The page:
Planning your vacation can be exciting, but the preparation might be more than you anticipate. In addition to pulling out the suitcases and travel supplies, don’t overlook some very important steps to prepare and protect your home while you’re away. Here are a few pointers.
How long will you be gone?
Generally speaking, most plumbers do not recommend shutting off your water if you’re only gone for a week or so. Sediment in the pipes can settle and then shoot into your appliances, causing damage. However, if you’ll be gone for an extended period, you might want to enlist the help of a friend to periodically run your faucets, flush toilets, and run empty cycles of dishes and clothes. Also, many current water heater models have a “vacation mode,” which heats the water less frequently than normal.
You’ll also want to turn off your pool heater and prep for hurricane season by securing or storing all outdoor furniture and freestanding items, such as plant pots, birdbaths, and other decorations.
More practical considerations.
Designate a lieutenant — it’s best to have someone in charge while you’re gone. This can be a friend or neighbor, but it should be someone you trust with an extra set of keys and your alarm passcodes. Your “lieutenant” can serve as your emergency contact, bring in mail, switch lights on and off, feed your cat, and keep things (like water) running smoothly. In lieu of a lieutenant, you could stop your mail and install timers for your lights.
Don’t broadcast your absence — before or during — on social media. For that matter, consider carefully which neighbors you’ll inform.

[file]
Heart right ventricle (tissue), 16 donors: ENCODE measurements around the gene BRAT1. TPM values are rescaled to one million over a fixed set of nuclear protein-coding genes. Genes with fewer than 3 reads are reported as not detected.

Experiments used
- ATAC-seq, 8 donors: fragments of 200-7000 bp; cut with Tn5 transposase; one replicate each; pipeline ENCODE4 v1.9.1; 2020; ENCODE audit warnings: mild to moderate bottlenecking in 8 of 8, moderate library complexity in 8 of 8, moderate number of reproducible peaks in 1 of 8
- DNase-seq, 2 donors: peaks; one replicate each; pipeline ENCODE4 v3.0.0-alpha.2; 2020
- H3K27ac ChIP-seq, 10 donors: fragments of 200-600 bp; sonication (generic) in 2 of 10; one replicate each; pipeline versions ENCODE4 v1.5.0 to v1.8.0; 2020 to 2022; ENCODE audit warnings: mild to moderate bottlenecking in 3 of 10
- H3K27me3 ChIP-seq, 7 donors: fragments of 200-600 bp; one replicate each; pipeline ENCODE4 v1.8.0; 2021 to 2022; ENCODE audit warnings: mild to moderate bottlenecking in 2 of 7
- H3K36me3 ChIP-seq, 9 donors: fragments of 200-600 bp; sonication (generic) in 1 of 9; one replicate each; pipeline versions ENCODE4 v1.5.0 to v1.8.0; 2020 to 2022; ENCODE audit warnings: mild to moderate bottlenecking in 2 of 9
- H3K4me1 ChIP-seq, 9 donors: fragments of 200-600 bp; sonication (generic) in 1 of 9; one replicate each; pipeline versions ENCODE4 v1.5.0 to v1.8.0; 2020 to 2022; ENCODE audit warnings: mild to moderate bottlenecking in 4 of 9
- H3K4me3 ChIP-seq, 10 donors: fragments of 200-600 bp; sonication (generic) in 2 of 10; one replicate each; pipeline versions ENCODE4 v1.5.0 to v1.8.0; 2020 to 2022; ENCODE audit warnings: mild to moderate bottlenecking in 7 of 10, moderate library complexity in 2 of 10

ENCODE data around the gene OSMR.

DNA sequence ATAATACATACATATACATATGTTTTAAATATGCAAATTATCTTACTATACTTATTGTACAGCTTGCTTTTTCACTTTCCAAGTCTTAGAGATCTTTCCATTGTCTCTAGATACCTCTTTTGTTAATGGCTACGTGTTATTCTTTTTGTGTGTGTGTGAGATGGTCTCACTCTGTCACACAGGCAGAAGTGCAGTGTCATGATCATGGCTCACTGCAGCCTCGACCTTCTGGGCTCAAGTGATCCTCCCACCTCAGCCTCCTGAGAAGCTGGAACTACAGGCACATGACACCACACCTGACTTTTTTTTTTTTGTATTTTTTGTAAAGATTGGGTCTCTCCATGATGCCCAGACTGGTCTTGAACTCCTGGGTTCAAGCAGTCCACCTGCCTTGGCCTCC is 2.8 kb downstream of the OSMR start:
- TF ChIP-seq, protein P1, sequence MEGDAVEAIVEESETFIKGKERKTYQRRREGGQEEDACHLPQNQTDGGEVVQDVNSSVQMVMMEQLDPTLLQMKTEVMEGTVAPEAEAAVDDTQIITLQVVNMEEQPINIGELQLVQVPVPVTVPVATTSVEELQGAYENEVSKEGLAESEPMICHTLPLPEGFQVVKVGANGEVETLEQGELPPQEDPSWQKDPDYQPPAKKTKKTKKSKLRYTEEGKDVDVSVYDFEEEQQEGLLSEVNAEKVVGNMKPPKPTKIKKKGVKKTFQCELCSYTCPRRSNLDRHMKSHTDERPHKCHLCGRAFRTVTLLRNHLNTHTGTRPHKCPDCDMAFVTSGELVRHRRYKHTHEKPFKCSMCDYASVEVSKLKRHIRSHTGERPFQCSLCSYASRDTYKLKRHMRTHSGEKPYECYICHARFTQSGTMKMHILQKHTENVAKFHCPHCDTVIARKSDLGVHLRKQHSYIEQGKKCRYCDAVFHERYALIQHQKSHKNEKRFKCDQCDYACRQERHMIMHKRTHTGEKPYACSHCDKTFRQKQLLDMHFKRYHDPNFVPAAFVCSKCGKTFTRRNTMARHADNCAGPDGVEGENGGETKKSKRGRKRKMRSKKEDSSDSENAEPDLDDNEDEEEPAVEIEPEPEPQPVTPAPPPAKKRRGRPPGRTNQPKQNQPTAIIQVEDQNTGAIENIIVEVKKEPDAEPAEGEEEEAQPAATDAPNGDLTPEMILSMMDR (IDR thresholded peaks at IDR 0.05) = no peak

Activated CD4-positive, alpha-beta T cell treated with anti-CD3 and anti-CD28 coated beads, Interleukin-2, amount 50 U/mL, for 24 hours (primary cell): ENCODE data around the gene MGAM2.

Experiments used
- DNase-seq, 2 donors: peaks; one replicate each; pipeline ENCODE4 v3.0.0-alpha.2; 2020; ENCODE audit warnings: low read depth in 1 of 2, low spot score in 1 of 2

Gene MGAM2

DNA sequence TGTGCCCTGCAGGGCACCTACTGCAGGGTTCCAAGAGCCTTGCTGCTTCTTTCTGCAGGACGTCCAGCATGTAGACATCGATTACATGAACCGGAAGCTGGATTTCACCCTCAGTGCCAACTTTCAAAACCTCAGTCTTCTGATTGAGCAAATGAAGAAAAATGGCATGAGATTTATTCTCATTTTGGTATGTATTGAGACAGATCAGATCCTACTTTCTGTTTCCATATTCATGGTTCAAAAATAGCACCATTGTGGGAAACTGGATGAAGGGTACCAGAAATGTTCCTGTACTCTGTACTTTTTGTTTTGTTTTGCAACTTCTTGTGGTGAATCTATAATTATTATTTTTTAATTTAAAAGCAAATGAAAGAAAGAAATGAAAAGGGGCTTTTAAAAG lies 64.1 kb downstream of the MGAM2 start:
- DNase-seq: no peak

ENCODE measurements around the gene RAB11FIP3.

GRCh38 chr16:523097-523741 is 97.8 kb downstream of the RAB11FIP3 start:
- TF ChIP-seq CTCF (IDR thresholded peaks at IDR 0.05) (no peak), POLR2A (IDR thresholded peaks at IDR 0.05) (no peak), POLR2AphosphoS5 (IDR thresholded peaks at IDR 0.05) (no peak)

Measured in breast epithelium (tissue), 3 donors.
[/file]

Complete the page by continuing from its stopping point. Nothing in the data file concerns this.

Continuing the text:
Notify your major credit cards and home security company that you’ll be out of town. Test your home alarm and replace smoke alarm batteries. Mow and weed your yard (you don’t want an unkempt lawn to signal your absence). Make sure all exterior lights are in good working order and are turned on or are equipped with a light/motion sensor.
Lock all windows and doors, especially the door between your garage and home. Unplug unnecessary appliances such as toasters and coffee makers. Adjust your thermostat to kick in less frequently depending on the weather.
Extend your relaxation time.
Last but not least, consider how you’ll feel when you get back home. Exhausted? Sunburned? Achy? Is there anything about your house that could cause you more stress, like dust bunnies?
It’s bad enough to have to unpack, do laundry, and go through all your snail mail and email. Give yourself another break by circumventing at least a portion of the inevitable.
Before you leave for vacation, clean your house. Vacuum and dust. Take out the trash. Clean the baths. Leave an empty and clean dishwasher. Empty your frig of perishable items, but make sure to stock something (even if it’s a frozen pizza) you can eat when you get home.
Your “vacation self” will thank you.